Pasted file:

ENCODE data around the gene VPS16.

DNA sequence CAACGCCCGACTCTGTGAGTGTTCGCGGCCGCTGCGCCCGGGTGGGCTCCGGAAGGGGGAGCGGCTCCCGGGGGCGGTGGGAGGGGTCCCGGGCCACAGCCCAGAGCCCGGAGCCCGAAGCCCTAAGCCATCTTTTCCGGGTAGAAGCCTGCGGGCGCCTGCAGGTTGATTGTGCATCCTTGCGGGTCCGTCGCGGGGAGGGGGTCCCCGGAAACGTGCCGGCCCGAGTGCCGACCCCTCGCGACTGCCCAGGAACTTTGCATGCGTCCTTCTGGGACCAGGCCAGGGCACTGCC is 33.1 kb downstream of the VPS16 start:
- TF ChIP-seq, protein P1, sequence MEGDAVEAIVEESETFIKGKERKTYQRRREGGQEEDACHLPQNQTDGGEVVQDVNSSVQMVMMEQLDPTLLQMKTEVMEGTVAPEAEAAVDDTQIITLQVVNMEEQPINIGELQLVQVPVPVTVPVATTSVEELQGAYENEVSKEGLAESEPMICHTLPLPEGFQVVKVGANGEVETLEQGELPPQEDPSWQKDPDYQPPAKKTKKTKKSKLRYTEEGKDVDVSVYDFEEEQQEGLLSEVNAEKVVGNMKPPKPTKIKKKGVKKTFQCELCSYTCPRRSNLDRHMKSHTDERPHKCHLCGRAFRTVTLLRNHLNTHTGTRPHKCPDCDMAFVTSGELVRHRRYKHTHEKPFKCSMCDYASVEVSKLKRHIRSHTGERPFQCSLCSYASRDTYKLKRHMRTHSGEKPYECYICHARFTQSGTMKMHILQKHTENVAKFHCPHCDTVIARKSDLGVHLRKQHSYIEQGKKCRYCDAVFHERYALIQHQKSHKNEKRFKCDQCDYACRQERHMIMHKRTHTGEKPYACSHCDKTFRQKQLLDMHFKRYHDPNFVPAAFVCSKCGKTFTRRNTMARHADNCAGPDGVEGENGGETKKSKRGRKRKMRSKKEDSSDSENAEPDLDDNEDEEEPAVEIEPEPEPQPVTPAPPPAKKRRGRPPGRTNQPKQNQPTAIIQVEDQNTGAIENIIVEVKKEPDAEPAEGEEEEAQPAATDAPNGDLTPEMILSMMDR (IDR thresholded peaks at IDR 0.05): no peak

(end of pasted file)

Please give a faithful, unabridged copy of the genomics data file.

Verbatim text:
ENCODE data around the gene VPS16.

DNA sequence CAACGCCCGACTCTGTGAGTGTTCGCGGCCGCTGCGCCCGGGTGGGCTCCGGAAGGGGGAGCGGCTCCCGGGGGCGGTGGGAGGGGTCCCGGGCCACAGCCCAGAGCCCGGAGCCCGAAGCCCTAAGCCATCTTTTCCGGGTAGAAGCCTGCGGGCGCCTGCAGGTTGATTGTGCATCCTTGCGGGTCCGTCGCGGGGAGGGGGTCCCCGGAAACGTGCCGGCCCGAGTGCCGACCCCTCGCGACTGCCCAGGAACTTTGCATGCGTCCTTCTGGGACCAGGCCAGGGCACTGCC is 33.1 kb downstream of the VPS16 start:
- TF ChIP-seq, protein P1, sequence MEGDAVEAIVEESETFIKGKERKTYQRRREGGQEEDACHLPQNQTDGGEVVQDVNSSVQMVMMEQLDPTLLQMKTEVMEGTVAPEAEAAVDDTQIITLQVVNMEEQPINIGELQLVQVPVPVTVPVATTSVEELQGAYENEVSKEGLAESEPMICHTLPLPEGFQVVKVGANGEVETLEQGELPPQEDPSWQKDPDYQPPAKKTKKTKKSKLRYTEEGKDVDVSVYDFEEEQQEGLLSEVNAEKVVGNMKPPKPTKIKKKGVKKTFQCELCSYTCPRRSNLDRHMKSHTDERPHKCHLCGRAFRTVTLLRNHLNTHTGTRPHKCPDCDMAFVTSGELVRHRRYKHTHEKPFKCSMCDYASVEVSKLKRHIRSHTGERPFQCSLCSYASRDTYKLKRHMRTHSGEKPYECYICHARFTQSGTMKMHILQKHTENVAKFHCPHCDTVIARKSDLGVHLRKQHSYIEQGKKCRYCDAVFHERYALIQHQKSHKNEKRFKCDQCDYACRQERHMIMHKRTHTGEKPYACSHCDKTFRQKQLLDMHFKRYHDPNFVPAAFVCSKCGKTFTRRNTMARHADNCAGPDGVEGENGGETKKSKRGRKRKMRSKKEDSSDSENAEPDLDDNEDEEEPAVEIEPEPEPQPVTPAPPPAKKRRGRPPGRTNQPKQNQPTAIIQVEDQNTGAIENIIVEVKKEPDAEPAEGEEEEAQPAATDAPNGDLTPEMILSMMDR (IDR thresholded peaks at IDR 0.05): no peak